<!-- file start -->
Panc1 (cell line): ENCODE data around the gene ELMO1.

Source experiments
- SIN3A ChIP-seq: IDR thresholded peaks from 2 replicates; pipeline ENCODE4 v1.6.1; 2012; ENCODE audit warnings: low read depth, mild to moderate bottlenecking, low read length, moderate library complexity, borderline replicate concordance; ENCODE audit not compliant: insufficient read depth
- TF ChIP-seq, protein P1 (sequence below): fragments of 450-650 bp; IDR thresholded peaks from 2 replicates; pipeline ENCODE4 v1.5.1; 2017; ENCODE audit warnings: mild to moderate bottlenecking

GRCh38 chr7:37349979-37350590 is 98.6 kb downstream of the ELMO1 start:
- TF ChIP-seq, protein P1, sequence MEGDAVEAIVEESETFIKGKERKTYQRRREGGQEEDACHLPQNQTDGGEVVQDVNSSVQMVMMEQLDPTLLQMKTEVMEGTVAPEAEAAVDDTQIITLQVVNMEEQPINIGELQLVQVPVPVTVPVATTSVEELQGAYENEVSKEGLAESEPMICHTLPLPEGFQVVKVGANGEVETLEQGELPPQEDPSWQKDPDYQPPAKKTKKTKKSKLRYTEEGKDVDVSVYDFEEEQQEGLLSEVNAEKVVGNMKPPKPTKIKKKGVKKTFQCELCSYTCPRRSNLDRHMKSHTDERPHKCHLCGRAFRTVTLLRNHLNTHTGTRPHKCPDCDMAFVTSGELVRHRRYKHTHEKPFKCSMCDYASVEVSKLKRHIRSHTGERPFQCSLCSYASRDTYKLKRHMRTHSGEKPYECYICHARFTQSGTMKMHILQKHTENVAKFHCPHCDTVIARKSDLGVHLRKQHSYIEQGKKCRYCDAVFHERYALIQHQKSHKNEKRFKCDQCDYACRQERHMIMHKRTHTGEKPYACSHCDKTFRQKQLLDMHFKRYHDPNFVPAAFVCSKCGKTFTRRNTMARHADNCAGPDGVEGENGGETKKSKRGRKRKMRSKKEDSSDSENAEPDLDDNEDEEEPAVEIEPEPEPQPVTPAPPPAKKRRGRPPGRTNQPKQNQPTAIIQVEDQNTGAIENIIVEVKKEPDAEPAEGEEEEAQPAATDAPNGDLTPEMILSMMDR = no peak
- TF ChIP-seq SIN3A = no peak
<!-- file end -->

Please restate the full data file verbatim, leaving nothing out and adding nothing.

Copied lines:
Panc1 (cell line): ENCODE data around the gene ELMO1.

Source experiments
- SIN3A ChIP-seq: IDR thresholded peaks from 2 replicates; pipeline ENCODE4 v1.6.1; 2012; ENCODE audit warnings: low read depth, mild to moderate bottlenecking, low read length, moderate library complexity, borderline replicate concordance; ENCODE audit not compliant: insufficient read depth
- TF ChIP-seq, protein P1 (sequence below): fragments of 450-650 bp; IDR thresholded peaks from 2 replicates; pipeline ENCODE4 v1.5.1; 2017; ENCODE audit warnings: mild to moderate bottlenecking

GRCh38 chr7:37349979-37350590 is 98.6 kb downstream of the ELMO1 start:
- TF ChIP-seq, protein P1, sequence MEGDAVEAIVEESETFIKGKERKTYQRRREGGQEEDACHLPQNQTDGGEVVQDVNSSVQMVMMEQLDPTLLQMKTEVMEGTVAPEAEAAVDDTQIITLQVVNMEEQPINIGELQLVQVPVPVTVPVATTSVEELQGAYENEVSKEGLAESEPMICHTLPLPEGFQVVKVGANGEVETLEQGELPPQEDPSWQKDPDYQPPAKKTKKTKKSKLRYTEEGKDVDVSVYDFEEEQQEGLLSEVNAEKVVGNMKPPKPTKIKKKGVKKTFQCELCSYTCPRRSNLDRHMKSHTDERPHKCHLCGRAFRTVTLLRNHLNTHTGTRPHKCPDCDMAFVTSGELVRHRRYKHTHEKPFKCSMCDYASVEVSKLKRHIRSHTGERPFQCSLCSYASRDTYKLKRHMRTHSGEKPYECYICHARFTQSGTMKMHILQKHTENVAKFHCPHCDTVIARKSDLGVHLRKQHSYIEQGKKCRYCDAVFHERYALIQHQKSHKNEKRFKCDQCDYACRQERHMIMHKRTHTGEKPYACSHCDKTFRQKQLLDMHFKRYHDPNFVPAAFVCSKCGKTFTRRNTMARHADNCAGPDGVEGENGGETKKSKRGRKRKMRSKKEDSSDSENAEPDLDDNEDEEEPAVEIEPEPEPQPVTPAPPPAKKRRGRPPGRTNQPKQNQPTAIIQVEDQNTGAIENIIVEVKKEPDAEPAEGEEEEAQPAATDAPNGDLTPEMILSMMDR = no peak
- TF ChIP-seq SIN3A = no peak